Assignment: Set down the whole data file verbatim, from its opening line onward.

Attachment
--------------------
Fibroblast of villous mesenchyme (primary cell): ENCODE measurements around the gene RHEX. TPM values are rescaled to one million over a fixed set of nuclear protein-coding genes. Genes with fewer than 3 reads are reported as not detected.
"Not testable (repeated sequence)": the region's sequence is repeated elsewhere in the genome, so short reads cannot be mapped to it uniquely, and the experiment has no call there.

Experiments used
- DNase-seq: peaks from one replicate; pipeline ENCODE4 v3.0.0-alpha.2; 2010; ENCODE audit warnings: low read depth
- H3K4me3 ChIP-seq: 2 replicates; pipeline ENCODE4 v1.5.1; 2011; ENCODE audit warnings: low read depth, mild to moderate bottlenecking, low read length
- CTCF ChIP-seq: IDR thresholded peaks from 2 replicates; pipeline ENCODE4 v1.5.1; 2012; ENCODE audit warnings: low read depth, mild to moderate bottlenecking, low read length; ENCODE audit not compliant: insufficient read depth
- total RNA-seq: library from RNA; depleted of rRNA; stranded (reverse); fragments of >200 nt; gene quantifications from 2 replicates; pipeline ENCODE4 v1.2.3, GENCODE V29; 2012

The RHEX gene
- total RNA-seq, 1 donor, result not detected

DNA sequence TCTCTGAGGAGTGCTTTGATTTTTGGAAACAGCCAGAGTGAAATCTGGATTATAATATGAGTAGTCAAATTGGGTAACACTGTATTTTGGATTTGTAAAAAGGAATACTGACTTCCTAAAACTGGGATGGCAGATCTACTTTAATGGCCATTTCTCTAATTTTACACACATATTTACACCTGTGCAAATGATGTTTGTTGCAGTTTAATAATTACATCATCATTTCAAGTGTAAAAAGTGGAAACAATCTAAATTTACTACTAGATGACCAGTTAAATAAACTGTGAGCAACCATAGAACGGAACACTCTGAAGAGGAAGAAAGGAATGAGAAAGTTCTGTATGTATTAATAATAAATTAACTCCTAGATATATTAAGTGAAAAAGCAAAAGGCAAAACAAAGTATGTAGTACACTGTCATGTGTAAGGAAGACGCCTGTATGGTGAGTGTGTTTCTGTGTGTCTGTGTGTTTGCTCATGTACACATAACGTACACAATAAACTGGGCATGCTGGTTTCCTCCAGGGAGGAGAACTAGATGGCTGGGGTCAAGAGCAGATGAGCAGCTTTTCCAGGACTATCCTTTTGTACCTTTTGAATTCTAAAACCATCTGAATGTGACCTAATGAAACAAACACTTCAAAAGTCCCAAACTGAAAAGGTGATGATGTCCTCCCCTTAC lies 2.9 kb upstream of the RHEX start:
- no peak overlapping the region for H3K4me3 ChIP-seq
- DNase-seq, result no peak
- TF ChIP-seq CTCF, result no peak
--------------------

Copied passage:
Fibroblast of villous mesenchyme (primary cell): ENCODE measurements around the gene RHEX. TPM values are rescaled to one million over a fixed set of nuclear protein-coding genes. Genes with fewer than 3 reads are reported as not detected.
"Not testable (repeated sequence)": the region's sequence is repeated elsewhere in the genome, so short reads cannot be mapped to it uniquely, and the experiment has no call there.

Experiments used
- DNase-seq: peaks from one replicate; pipeline ENCODE4 v3.0.0-alpha.2; 2010; ENCODE audit warnings: low read depth
- H3K4me3 ChIP-seq: 2 replicates; pipeline ENCODE4 v1.5.1; 2011; ENCODE audit warnings: low read depth, mild to moderate bottlenecking, low read length
- CTCF ChIP-seq: IDR thresholded peaks from 2 replicates; pipeline ENCODE4 v1.5.1; 2012; ENCODE audit warnings: low read depth, mild to moderate bottlenecking, low read length; ENCODE audit not compliant: insufficient read depth
- total RNA-seq: library from RNA; depleted of rRNA; stranded (reverse); fragments of >200 nt; gene quantifications from 2 replicates; pipeline ENCODE4 v1.2.3, GENCODE V29; 2012

The RHEX gene
- total RNA-seq, 1 donor, result not detected

DNA sequence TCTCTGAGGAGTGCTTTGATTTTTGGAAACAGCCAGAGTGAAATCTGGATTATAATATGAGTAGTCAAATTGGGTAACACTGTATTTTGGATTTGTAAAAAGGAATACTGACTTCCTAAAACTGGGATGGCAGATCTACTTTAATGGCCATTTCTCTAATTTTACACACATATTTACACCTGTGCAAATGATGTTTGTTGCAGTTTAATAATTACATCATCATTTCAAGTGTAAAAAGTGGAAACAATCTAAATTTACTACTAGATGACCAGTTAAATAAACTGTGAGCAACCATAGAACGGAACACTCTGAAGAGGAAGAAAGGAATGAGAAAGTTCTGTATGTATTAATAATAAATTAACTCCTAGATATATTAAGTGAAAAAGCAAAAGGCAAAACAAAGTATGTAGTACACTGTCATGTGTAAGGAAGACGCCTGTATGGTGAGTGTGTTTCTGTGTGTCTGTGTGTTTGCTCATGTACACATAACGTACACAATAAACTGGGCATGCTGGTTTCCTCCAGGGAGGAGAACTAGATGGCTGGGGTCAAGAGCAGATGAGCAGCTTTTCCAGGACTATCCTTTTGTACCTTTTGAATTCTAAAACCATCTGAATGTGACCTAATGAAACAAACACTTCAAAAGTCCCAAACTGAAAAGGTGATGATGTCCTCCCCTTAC lies 2.9 kb upstream of the RHEX start:
- no peak overlapping the region for H3K4me3 ChIP-seq
- DNase-seq, result no peak
- TF ChIP-seq CTCF, result no peak